Engineering road for me was a bit denser than it usually is, mostly because I've chosen to go Remote from the start. I'm grateful for that decision to this day!
I had a pleasure to wear many different hats thus far (Fullstack, Backend & Chaos Manager). Each was enjoyable in its own way, but I've learned the most from those moments which got me to the edge of my nerves.
Following is the list of practices I consider of the utmost importance for a Software Engineer, which was curated mostly by those down-times of my career.
Suffice it to say, I consider this point to be the worst of them all. Duplication should be absolutely forbidden. There are a few types of duplication, but essentially they all originate from the code.
It's easy to imagine a situation where our Bob the coder copies existing logic with minor changes to the functionality (or even worse, no changes at all). At that point, two duplications have happened - of code and of knowledge. The later is a bigger issue. Even Bob will forget after some time what crime he did and where it was committed - so knowledge base will have a leaking hole in it, and it will be written to technical debt.
In 99 out of 100 cases, duplication of code could & should be avoided. It's better to invest some time into adequately designing an abstraction for better reusability, then to accept mediocre code.
To avoid it, the easiest way is to have a top-down decision about it. Enforce code style rules. And have an analysis tool to provide feedback to developers in case some duplication happened. While you are at it, you could also read Clean Code by Uncle Bob - he covered the subject better than anyone else.
Even my granny knows about TDD at this point. Or so I thought? Almost every single company that I had a pleasure to work with didn't implement or enforce TDD. And those where testing existed, it was to a minor degree.
It is up to us, Engineers, to request from the management of a company to have some understanding, and give us a breading room in the beginning.
First, let's agree on what TDD is:
TDD enables us to create modular, well-designed code, without doing any upfront design. Starting with a test first forces you to think about the intended behavior. Need to refactor then forces you to think whether your solution fits in the bigger picture, or not. And as a side effect, you end up with a codebase that has at least decent test coverage.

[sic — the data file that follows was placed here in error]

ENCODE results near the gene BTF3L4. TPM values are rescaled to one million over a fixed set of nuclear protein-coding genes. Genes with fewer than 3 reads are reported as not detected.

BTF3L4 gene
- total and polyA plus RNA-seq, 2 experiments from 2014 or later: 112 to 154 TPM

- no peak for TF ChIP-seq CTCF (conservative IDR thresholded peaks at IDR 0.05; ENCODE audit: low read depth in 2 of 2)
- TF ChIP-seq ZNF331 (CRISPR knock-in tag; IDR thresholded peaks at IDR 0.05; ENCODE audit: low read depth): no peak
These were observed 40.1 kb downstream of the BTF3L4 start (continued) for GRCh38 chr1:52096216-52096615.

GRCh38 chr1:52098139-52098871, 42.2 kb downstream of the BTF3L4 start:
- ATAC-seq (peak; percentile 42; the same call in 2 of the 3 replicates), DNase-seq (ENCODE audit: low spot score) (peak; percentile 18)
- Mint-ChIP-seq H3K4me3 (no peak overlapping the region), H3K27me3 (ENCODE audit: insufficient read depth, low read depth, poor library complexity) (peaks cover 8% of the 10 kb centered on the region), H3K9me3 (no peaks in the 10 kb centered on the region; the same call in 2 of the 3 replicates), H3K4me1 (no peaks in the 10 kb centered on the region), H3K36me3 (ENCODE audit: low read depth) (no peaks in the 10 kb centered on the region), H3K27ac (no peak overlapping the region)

Now that we are in an agreement, I have a statement for you:
Let me clarify. Speaking from personal experience, in the first two months or so it took me on average 40% more time for TDD. But as I progressed, naturally it only got so much faster. At this moment IMHO it takes me maybe even less than 10% of complete implementation time, and a side effect of this all is that I only got faster overall. That's probably due to the fact that when you use the TDD approach, you actually have to think about the implementation you wish to achieve.
One more side effect is that you don't have to be scared about making some changes to the part of the code you don't know anything about. If your colleagues follow similar principles as you do, then you can rely on the stability of the codebase, or at least be fairly certain that bigger issues will be avoided.
TDD eradicates the fear of change.
Once tests are run, in case of failure we want to see a verbose output, which will save time and energy in reproducing the failure onwards.
Good unit test failure report consists of the following:
Strive for each test to answer all these questions. Avoid complexities! If you are mocking something, then you didn't do your job right - at least engineering part of it.
This is something that you could have already guess is coming. That statement is primarily targeting unnecessary coding activities.
Let's say you got a request for the feature. Don't implement it straight away (no matter how much your manager is pressuring you). Find some time to solve it on paper, speaking in an abstract manner. If you manage to do so, then translate it in as little code lines as possible. You can later justify the time used by time saved on readability and future maintenance.
If you have an idea about the improvement of a codebase - make a note on it and discuss it with the rest of the team if you should implement it.
Plan for the future, but do for the present.
Performance is good, but don't overkill it. Try to look at it objectively - is it really needed to go that extra mile? And if so, have evidence to back it up, because someone will definitely ask where did that extra time go to.
Automate as much as possible. You don't have to be DevOps ninja to make your life more enjoyable.
If you have a process that happened twice, write a tool for it - either a full-fledged CLI or a simple BASH script. You'll enjoy next time that same process arises, and you are prepped to go to war.
Start using bash Aliases, it's not so much about saving time, but about the effectiveness and inner hacker feeling. :bug:
If you don't already have a Continuous Integration pipeline, build one as soon as possible. Aside from the point that you'll have an almost identical environment as production will be, ease of development is the bigger reason. You simply won't have to think about your local setup (or if there are any differences between your environment and that of your colleagues). docker-compose should be your best friend. Even better, write a script to abstract it. ✊
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